Pew's work to protect America's public lands is designed to preserve the most important and unspoiled wild places for future generations to enjoy.
The idea of untouched wilderness is at the core of the American experience. Wild places offer opportunity for recreation and reflection, and represent our legacy to future generations. Only 2.5 percent of our federal public land outside of Alaska is permanently protected as wilderness — free of roads and industrial development and forever available for hiking, hunting, fishing and other pursuits. Many of these places are watersheds needing protection for clean water. Pristine forests enhance clean air and act as carbon sinks. Wilderness provides refuge for many threatened and endangered species and serves as valuable storehouses of biodiversity.
Since 2000, The Pew Charitable Trust has focused on achieving lasting protection for threatened wild lands held in public trust by the Federal government. We proactively work to preserve some of the nation's last, best, wild places by adding them to the National Wilderness Preservation System and through other protective designations, such as National Monuments. We provide local public lands protection advocates with expertise in campaign planning and implementation and assist with opinion research, communications and advocacy. The Pew U.S. Public Lands team partners with state coalitions and local citizen groups to support citizen wilderness proposals from every part of the country.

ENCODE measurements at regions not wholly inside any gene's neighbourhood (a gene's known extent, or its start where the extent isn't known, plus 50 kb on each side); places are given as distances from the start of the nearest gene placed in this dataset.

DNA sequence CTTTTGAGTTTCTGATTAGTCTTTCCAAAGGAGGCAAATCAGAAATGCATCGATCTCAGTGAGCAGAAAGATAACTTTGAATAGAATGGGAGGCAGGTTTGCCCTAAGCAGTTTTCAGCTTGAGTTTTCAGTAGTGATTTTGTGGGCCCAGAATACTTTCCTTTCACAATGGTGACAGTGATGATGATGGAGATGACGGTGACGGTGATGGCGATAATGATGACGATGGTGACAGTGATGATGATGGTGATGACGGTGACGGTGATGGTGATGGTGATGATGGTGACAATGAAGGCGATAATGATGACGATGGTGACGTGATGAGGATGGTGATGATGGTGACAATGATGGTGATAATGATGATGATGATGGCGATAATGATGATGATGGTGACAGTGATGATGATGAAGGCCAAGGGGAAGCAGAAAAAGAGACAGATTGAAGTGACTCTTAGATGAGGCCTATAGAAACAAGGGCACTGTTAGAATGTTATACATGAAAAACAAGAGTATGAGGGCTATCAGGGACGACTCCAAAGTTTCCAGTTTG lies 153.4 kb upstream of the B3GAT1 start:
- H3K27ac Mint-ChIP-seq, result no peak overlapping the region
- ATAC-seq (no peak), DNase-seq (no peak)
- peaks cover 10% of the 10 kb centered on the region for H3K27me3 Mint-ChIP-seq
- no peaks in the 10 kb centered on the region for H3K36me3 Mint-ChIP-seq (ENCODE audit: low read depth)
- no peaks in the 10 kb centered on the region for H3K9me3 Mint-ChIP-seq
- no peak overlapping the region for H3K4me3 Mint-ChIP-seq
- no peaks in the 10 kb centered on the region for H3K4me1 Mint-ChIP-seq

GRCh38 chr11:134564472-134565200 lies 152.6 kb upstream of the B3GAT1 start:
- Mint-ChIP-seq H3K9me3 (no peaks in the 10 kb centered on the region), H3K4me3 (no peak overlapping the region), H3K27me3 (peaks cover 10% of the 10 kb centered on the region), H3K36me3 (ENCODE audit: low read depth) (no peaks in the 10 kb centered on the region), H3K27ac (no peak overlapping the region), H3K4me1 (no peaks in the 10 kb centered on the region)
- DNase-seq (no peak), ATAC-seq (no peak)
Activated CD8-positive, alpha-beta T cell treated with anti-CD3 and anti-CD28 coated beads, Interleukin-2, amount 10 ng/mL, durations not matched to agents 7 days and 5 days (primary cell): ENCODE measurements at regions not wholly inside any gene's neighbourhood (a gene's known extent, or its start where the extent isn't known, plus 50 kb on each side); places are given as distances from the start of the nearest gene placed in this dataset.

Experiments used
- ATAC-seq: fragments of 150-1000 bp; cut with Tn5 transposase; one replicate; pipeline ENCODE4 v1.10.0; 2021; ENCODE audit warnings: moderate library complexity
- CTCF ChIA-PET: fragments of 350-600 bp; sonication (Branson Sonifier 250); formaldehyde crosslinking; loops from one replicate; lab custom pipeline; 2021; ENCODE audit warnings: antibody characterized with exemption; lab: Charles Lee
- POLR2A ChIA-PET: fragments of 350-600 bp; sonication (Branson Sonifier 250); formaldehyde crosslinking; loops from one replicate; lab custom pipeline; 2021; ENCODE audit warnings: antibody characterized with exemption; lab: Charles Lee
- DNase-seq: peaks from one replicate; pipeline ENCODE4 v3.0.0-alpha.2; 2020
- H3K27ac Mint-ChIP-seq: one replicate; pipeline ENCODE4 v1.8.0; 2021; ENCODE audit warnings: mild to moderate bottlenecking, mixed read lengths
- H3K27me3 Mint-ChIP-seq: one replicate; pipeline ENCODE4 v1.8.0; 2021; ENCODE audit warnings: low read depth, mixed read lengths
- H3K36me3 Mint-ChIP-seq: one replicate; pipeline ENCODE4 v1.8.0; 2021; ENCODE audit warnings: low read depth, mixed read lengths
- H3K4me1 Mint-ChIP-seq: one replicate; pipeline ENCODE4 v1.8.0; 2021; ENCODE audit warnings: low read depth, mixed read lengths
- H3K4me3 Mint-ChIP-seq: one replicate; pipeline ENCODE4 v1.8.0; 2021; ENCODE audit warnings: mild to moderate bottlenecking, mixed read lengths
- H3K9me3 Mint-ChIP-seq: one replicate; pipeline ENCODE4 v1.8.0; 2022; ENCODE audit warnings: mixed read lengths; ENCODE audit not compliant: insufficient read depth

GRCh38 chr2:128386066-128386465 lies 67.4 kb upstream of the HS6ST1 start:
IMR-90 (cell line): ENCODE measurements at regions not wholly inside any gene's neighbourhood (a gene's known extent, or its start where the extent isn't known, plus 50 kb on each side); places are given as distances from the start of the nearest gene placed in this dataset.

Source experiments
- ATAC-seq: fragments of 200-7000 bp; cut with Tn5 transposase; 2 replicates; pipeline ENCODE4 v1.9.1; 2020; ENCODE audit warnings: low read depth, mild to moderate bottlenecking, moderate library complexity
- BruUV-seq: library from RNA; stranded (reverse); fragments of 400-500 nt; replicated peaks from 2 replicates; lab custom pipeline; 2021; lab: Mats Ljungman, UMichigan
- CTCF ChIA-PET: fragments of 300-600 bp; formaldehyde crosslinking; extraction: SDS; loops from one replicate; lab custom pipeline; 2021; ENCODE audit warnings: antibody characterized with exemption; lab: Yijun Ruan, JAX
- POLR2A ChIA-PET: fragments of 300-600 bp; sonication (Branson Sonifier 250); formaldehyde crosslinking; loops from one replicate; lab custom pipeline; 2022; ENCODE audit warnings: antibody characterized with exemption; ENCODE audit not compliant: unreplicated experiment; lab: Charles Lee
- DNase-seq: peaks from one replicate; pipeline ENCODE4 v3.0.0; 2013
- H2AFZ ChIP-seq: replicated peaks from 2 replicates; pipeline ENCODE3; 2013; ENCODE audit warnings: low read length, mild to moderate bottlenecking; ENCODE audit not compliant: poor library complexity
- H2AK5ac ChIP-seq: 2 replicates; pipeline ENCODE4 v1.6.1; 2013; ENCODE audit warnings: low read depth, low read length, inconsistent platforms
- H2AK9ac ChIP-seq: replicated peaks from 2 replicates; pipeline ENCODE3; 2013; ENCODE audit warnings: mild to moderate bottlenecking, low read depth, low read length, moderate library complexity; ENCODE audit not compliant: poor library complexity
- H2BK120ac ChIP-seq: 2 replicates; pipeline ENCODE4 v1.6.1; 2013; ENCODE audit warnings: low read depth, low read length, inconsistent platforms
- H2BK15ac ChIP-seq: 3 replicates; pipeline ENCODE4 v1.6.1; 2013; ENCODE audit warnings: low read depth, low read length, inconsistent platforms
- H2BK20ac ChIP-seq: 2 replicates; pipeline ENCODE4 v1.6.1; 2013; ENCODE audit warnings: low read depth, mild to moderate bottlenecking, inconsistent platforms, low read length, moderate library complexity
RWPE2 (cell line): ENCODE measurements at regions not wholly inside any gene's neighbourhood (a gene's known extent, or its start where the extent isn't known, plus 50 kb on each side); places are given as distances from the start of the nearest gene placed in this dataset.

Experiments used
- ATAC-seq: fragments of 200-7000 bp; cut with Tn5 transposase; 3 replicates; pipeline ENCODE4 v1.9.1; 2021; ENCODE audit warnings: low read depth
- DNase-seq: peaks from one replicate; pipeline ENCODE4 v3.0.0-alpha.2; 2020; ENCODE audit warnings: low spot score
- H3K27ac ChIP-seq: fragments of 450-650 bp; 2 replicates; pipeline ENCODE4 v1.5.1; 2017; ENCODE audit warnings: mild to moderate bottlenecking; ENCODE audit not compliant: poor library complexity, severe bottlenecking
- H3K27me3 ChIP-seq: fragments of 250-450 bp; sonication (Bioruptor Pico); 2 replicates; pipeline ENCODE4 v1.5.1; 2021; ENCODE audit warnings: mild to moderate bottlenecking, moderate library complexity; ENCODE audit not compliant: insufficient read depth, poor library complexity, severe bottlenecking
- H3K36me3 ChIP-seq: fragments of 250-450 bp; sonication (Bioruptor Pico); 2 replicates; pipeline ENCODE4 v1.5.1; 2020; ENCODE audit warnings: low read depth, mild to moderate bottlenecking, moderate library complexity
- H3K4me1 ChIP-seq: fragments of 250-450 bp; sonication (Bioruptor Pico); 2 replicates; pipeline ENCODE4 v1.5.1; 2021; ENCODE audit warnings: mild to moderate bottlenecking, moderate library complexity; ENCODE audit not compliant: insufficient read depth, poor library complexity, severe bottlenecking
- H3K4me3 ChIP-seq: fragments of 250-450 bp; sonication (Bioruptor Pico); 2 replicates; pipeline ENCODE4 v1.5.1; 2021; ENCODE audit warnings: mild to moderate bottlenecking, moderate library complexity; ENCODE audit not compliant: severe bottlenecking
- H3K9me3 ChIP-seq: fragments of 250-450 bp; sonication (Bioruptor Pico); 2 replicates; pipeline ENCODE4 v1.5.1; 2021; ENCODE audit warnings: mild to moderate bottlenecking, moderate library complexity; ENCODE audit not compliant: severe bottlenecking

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See the stunning, fragile California desert habitats that are close to being designated as national monuments. "Designation means destination," says filmmaker Eva Soltes. "It puts [the three proposed areas] on the map, literally, and it puts them in tourist guides." Read More
Many public lands were protected this year. These gems are now safeguarded for wildlife to flourish and for the public to enjoy recreational activities amid unspoiled scenery. Conservation of these landscapes gives us plenty to be grateful for this Thanksgiving. Read More
Home to hundreds of wildlife species and striking vistas, the proposed Sand to Snow national monument is also "one of the most botanically diverse mountain ranges in the country," desert conservationist April Sall says. Read More